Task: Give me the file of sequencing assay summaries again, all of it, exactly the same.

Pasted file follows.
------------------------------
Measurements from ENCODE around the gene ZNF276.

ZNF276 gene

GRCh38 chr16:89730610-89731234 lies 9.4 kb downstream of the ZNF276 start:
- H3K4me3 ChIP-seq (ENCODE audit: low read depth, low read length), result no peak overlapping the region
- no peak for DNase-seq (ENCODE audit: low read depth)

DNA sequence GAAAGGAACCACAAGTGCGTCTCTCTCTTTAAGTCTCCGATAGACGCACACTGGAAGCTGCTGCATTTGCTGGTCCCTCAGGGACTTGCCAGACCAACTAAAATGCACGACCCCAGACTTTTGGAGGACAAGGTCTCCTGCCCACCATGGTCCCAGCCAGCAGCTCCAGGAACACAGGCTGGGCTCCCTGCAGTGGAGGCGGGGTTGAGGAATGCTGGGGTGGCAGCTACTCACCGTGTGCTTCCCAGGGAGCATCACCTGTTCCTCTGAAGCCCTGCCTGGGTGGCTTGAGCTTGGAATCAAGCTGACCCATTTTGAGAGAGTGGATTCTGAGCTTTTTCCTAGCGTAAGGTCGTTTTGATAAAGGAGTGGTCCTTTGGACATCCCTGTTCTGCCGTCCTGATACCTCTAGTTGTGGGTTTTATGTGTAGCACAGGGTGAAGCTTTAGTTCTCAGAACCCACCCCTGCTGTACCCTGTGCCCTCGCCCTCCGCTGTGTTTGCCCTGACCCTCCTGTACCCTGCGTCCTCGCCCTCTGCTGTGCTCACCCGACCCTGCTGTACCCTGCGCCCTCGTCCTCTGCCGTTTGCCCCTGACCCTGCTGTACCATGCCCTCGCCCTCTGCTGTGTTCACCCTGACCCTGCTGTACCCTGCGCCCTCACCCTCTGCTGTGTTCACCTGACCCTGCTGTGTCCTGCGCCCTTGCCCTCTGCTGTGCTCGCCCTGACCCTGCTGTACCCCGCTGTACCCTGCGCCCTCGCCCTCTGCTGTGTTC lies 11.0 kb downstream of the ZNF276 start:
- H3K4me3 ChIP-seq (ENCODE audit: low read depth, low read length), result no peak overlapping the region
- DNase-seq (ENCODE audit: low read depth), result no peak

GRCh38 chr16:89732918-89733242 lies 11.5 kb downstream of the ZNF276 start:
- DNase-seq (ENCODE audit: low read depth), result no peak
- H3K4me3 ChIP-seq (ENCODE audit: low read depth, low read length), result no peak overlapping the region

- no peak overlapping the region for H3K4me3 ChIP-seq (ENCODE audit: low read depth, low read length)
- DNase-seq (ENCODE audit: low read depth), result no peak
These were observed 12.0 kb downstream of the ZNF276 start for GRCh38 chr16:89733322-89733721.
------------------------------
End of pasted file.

Measurements from ENCODE around the gene ZNF276.

ZNF276 gene

GRCh38 chr16:89730610-89731234 lies 9.4 kb downstream of the ZNF276 start:
- H3K4me3 ChIP-seq (ENCODE audit: low read depth, low read length), result no peak overlapping the region
- no peak for DNase-seq (ENCODE audit: low read depth)

DNA sequence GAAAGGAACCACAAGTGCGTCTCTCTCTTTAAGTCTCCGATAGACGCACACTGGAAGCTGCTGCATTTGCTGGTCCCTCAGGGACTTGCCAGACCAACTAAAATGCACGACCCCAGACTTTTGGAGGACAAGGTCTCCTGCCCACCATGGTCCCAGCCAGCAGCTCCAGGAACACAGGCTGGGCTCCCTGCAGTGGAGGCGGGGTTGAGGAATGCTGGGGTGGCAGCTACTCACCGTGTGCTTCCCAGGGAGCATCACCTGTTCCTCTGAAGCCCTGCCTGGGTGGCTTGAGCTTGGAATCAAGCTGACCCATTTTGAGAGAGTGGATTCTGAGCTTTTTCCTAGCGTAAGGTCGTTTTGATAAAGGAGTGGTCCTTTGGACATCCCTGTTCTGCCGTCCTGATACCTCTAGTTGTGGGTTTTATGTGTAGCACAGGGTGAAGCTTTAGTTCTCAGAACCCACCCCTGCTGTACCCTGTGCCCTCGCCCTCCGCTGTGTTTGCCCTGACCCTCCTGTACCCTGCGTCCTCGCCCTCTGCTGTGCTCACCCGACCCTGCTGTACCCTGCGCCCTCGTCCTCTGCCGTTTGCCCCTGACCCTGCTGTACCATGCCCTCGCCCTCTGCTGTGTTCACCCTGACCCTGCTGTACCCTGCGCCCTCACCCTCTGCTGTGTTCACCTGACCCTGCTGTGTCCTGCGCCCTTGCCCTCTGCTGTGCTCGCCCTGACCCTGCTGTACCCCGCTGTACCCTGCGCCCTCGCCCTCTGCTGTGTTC lies 11.0 kb downstream of the ZNF276 start:
- H3K4me3 ChIP-seq (ENCODE audit: low read depth, low read length), result no peak overlapping the region
- DNase-seq (ENCODE audit: low read depth), result no peak

GRCh38 chr16:89732918-89733242 lies 11.5 kb downstream of the ZNF276 start:
- DNase-seq (ENCODE audit: low read depth), result no peak
- H3K4me3 ChIP-seq (ENCODE audit: low read depth, low read length), result no peak overlapping the region

- no peak overlapping the region for H3K4me3 ChIP-seq (ENCODE audit: low read depth, low read length)
- DNase-seq (ENCODE audit: low read depth), result no peak
These were observed 12.0 kb downstream of the ZNF276 start for GRCh38 chr16:89733322-89733721.